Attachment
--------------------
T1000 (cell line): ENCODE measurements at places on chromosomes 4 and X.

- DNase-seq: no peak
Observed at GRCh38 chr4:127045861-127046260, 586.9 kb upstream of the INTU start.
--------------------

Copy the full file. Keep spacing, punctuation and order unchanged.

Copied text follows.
T1000 (cell line): ENCODE measurements at places on chromosomes 4 and X.

- DNase-seq: no peak
Observed at GRCh38 chr4:127045861-127046260, 586.9 kb upstream of the INTU start.